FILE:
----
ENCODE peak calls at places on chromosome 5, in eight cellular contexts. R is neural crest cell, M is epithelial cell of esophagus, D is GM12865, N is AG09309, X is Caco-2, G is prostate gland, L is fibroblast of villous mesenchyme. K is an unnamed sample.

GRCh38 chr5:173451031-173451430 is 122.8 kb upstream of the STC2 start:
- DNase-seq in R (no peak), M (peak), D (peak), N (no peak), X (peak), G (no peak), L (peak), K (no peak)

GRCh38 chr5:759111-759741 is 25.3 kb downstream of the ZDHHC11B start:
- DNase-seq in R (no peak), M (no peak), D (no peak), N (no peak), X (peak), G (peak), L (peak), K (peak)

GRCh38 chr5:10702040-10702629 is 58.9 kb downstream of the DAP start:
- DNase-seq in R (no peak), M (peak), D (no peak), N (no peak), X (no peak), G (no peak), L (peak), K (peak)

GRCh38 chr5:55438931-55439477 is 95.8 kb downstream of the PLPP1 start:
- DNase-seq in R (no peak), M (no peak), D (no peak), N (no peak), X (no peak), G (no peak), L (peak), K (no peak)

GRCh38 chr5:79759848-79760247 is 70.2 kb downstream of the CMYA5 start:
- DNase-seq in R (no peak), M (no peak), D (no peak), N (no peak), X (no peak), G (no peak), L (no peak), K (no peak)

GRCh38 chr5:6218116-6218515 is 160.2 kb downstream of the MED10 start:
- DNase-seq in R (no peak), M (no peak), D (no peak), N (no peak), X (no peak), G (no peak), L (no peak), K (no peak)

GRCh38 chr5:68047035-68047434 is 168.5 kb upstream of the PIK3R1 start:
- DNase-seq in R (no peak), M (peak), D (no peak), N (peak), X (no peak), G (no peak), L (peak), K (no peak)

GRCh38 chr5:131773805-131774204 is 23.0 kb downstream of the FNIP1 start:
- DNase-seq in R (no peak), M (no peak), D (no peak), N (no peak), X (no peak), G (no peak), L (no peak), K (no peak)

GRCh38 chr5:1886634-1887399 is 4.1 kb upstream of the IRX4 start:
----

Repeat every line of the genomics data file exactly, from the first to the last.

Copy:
ENCODE peak calls at places on chromosome 5, in eight cellular contexts. R is neural crest cell, M is epithelial cell of esophagus, D is GM12865, N is AG09309, X is Caco-2, G is prostate gland, L is fibroblast of villous mesenchyme. K is an unnamed sample.

GRCh38 chr5:173451031-173451430 is 122.8 kb upstream of the STC2 start:
- DNase-seq in R (no peak), M (peak), D (peak), N (no peak), X (peak), G (no peak), L (peak), K (no peak)

GRCh38 chr5:759111-759741 is 25.3 kb downstream of the ZDHHC11B start:
- DNase-seq in R (no peak), M (no peak), D (no peak), N (no peak), X (peak), G (peak), L (peak), K (peak)

GRCh38 chr5:10702040-10702629 is 58.9 kb downstream of the DAP start:
- DNase-seq in R (no peak), M (peak), D (no peak), N (no peak), X (no peak), G (no peak), L (peak), K (peak)

GRCh38 chr5:55438931-55439477 is 95.8 kb downstream of the PLPP1 start:
- DNase-seq in R (no peak), M (no peak), D (no peak), N (no peak), X (no peak), G (no peak), L (peak), K (no peak)

GRCh38 chr5:79759848-79760247 is 70.2 kb downstream of the CMYA5 start:
- DNase-seq in R (no peak), M (no peak), D (no peak), N (no peak), X (no peak), G (no peak), L (no peak), K (no peak)

GRCh38 chr5:6218116-6218515 is 160.2 kb downstream of the MED10 start:
- DNase-seq in R (no peak), M (no peak), D (no peak), N (no peak), X (no peak), G (no peak), L (no peak), K (no peak)

GRCh38 chr5:68047035-68047434 is 168.5 kb upstream of the PIK3R1 start:
- DNase-seq in R (no peak), M (peak), D (no peak), N (peak), X (no peak), G (no peak), L (peak), K (no peak)

GRCh38 chr5:131773805-131774204 is 23.0 kb downstream of the FNIP1 start:
- DNase-seq in R (no peak), M (no peak), D (no peak), N (no peak), X (no peak), G (no peak), L (no peak), K (no peak)

GRCh38 chr5:1886634-1887399 is 4.1 kb upstream of the IRX4 start: